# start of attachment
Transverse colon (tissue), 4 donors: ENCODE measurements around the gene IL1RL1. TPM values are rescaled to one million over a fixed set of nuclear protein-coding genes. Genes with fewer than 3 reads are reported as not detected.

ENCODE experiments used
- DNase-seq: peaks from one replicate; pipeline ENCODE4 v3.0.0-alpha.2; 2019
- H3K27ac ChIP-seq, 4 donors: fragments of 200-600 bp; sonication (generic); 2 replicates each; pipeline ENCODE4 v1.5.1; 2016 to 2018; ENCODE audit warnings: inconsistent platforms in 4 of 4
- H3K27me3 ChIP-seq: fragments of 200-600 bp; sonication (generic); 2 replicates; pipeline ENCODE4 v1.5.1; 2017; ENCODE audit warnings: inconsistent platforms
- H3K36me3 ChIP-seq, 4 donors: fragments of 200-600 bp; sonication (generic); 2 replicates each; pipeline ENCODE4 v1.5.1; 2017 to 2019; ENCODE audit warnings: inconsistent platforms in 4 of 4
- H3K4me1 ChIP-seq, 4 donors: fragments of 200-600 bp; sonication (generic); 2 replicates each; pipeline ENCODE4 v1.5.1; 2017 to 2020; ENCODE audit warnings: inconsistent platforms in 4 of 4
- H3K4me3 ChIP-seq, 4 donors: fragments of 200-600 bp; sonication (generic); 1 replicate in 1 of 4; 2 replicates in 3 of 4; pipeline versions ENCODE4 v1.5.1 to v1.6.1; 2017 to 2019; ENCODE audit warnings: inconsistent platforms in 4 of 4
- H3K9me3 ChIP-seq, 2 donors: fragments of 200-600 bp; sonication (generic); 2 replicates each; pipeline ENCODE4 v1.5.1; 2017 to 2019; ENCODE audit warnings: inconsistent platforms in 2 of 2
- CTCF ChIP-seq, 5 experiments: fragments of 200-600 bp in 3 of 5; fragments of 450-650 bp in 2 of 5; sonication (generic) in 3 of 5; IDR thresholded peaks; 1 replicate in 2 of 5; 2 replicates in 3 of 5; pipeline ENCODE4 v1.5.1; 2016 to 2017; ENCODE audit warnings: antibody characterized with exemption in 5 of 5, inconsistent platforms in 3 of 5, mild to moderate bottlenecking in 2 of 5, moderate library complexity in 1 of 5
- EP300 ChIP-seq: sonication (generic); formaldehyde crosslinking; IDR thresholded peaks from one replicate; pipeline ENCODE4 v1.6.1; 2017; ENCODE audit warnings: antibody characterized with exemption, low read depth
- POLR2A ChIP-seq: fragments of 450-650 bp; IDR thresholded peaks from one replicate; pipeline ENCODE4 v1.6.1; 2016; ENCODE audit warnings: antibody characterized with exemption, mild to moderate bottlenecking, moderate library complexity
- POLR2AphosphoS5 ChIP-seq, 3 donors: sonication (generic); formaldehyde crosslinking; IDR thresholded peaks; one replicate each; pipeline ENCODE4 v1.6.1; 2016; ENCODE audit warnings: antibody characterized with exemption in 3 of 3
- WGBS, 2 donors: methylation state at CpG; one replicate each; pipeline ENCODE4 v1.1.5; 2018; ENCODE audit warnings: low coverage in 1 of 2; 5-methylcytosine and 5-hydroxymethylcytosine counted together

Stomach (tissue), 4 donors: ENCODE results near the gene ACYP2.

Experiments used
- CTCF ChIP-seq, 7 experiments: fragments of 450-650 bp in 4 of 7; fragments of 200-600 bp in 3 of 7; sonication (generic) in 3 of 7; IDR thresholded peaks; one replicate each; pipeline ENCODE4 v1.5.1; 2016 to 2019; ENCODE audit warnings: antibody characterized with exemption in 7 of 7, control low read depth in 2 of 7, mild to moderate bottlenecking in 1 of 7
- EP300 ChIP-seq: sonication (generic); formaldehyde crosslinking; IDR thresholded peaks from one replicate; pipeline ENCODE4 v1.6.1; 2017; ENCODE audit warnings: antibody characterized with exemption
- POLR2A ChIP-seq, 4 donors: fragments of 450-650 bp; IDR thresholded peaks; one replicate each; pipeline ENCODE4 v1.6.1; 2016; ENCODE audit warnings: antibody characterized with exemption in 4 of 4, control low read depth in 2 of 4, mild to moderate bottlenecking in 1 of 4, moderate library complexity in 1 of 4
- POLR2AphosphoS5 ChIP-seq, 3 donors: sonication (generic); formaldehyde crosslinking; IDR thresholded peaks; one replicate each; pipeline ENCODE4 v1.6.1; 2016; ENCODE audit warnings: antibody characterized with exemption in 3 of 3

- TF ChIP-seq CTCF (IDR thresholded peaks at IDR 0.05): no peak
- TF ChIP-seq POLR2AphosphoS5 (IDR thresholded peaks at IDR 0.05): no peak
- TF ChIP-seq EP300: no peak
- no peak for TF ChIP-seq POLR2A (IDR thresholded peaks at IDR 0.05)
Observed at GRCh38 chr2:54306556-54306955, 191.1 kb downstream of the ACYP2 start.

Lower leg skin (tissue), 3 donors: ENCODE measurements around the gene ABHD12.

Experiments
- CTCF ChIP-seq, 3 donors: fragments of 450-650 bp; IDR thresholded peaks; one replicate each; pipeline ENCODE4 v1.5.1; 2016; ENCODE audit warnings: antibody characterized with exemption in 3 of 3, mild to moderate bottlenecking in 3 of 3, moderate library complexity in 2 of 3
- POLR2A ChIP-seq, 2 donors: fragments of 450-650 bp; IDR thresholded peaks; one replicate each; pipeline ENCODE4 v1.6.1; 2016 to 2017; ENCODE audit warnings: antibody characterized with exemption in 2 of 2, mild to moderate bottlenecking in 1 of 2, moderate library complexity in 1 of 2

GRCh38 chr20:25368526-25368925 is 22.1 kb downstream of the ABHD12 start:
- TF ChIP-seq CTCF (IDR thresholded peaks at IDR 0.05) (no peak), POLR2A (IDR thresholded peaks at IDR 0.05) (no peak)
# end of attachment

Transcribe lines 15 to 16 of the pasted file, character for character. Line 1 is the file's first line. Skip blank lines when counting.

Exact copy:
Stomach (tissue), 4 donors: ENCODE results near the gene ACYP2.

Experiments used